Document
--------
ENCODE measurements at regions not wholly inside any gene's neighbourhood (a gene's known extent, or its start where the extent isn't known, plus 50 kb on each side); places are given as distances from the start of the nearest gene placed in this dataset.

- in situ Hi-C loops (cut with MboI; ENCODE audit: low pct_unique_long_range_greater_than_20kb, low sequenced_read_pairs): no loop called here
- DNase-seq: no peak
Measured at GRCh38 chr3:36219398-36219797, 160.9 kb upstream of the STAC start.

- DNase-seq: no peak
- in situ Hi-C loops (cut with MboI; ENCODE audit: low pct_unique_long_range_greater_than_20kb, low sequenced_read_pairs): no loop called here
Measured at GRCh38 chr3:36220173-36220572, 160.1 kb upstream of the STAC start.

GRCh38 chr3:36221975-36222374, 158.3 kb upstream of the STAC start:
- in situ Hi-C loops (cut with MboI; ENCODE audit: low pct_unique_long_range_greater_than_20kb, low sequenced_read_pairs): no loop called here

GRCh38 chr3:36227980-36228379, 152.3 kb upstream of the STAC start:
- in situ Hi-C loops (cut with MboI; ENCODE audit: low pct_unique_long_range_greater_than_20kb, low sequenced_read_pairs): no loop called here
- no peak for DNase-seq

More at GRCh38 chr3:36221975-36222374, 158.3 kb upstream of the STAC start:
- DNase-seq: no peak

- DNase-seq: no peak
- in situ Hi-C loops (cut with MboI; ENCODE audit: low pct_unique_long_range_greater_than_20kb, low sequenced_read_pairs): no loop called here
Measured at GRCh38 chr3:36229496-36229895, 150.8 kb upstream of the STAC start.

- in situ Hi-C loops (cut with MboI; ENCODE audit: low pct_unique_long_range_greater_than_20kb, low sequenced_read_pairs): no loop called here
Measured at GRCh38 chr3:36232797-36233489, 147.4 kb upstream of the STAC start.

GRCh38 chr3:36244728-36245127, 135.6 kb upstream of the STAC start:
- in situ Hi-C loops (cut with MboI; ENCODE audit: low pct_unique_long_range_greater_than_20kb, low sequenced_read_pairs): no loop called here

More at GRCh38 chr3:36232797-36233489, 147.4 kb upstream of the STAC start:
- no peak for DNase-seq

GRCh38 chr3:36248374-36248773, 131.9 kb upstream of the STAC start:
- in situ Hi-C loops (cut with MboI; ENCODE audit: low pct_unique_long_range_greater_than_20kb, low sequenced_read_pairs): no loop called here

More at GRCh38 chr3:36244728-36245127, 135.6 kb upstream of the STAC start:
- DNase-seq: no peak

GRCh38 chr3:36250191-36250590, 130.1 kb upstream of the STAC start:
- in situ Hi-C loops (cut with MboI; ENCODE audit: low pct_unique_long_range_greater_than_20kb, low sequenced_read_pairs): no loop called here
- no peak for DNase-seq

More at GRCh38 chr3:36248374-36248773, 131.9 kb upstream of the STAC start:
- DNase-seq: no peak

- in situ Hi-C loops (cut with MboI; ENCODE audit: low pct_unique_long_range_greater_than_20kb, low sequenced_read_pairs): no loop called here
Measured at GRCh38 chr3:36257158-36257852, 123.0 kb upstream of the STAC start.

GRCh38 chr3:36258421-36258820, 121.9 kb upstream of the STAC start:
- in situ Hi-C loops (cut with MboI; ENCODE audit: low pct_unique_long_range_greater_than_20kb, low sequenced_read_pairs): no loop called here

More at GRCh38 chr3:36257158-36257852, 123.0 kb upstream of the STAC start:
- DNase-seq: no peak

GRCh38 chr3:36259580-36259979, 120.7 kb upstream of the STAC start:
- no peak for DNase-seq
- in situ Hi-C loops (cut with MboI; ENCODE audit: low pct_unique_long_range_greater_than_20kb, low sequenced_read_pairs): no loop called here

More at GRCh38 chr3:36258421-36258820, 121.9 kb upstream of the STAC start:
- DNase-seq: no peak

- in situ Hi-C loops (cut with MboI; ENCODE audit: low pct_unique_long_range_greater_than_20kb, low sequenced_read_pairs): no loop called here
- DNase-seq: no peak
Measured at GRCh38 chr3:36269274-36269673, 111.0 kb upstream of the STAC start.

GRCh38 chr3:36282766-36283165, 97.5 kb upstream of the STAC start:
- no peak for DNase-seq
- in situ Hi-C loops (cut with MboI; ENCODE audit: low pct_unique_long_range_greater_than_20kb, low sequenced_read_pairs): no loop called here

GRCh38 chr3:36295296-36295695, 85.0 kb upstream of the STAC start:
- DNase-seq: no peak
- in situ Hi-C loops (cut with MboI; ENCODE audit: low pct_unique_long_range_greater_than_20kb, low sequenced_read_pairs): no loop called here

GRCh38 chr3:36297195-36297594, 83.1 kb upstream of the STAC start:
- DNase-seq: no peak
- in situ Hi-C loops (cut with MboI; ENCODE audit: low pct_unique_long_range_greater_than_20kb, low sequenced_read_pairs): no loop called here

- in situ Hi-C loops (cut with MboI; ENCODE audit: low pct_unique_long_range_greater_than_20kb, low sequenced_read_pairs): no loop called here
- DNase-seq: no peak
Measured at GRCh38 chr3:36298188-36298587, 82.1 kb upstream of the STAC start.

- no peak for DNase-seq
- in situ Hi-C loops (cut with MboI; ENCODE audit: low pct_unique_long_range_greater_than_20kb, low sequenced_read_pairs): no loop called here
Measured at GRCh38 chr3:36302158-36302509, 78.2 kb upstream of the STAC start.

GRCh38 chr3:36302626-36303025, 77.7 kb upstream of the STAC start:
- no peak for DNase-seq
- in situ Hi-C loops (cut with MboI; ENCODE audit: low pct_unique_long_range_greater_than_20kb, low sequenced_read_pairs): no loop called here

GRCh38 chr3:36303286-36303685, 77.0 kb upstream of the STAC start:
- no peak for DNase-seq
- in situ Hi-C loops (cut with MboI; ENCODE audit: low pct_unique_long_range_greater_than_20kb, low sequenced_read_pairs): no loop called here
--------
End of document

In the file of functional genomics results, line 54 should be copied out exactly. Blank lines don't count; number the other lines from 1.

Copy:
- DNase-seq: no peak